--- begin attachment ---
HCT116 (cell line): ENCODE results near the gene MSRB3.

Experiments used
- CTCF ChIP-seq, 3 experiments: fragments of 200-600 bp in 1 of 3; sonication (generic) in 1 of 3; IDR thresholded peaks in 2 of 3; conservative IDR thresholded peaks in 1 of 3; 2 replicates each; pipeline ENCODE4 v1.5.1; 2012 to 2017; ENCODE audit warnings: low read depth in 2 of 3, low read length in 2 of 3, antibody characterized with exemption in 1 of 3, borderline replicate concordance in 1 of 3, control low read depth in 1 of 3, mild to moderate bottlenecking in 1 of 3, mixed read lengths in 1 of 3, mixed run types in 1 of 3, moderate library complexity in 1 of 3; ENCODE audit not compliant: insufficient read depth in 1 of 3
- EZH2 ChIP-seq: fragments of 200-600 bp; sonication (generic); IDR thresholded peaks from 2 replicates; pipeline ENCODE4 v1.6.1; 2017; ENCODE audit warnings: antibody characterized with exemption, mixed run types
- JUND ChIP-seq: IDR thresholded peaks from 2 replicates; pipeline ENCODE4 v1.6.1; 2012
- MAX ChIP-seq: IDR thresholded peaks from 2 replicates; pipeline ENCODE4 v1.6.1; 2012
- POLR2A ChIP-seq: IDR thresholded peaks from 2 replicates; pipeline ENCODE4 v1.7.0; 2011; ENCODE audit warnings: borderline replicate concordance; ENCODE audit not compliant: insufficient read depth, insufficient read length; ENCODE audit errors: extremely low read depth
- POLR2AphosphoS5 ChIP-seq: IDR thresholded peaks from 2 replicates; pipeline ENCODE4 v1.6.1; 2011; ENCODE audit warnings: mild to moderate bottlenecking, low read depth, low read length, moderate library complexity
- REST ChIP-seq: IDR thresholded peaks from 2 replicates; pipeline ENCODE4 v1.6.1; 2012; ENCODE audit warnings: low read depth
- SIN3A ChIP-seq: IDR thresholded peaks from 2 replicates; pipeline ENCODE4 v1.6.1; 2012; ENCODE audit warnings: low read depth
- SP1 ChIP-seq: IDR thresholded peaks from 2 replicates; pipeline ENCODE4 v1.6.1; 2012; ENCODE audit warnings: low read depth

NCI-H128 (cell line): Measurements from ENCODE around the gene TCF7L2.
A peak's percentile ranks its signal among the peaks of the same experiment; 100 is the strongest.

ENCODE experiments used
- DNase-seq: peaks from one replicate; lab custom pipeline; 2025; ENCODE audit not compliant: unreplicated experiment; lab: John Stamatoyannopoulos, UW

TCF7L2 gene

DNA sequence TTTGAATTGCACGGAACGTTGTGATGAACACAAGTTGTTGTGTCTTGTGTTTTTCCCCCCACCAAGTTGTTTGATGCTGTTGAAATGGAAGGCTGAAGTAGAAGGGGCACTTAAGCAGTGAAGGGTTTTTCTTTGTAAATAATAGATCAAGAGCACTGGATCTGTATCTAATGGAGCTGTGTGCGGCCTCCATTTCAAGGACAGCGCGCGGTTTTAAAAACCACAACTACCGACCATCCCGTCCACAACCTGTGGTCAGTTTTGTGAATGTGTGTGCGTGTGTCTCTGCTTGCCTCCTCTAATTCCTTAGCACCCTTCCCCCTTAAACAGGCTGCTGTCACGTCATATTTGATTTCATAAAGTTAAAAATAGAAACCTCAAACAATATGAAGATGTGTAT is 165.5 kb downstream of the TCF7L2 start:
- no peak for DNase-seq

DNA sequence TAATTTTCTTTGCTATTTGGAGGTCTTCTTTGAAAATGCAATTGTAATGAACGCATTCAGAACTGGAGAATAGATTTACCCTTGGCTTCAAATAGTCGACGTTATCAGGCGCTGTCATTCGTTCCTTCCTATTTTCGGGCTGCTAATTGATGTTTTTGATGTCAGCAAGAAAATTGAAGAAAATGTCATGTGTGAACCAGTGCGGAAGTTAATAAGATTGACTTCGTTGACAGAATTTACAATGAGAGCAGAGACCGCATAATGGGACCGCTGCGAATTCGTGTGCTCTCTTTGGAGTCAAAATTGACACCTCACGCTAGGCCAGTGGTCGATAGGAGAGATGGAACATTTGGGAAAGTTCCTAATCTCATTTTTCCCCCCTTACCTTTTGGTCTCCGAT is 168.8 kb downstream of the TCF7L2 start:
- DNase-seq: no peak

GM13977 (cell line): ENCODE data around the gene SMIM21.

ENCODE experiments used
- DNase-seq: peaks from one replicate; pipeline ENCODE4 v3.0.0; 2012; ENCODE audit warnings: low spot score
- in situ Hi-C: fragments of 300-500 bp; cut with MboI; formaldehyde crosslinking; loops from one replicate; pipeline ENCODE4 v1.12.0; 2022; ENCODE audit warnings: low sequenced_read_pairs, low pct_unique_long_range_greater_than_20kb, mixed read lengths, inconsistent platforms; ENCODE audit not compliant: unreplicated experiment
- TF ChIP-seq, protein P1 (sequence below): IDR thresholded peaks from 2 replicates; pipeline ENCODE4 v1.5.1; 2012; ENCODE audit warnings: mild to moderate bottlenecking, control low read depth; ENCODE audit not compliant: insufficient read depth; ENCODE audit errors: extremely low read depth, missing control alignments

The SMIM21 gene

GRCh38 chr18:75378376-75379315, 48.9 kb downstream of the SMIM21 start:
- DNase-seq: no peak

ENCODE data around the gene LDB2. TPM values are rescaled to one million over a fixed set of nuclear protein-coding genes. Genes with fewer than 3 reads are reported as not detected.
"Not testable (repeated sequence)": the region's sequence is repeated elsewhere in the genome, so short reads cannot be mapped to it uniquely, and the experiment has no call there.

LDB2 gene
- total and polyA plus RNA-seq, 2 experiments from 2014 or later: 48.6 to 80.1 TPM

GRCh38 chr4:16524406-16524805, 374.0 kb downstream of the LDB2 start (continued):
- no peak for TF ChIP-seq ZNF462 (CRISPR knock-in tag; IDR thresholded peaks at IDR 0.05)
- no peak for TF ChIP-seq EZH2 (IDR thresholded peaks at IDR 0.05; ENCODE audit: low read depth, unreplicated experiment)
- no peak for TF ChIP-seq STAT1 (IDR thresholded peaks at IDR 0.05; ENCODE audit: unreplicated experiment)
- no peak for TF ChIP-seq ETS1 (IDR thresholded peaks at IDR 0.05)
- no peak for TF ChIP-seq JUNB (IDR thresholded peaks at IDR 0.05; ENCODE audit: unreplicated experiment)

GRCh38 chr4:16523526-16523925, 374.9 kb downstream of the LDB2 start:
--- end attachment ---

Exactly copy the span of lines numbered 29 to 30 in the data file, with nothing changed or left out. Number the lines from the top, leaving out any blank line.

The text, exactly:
ENCODE data around the gene LDB2. TPM values are rescaled to one million over a fixed set of nuclear protein-coding genes. Genes with fewer than 3 reads are reported as not detected.
"Not testable (repeated sequence)": the region's sequence is repeated elsewhere in the genome, so short reads cannot be mapped to it uniquely, and the experiment has no call there.